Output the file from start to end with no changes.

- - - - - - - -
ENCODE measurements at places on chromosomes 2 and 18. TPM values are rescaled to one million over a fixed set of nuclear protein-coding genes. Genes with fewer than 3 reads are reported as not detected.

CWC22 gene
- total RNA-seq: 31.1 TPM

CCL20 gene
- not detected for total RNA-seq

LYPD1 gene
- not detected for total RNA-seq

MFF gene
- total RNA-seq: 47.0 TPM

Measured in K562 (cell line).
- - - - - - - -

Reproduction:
ENCODE measurements at places on chromosomes 2 and 18. TPM values are rescaled to one million over a fixed set of nuclear protein-coding genes. Genes with fewer than 3 reads are reported as not detected.

CWC22 gene
- total RNA-seq: 31.1 TPM

CCL20 gene
- not detected for total RNA-seq

LYPD1 gene
- not detected for total RNA-seq

MFF gene
- total RNA-seq: 47.0 TPM

Measured in K562 (cell line).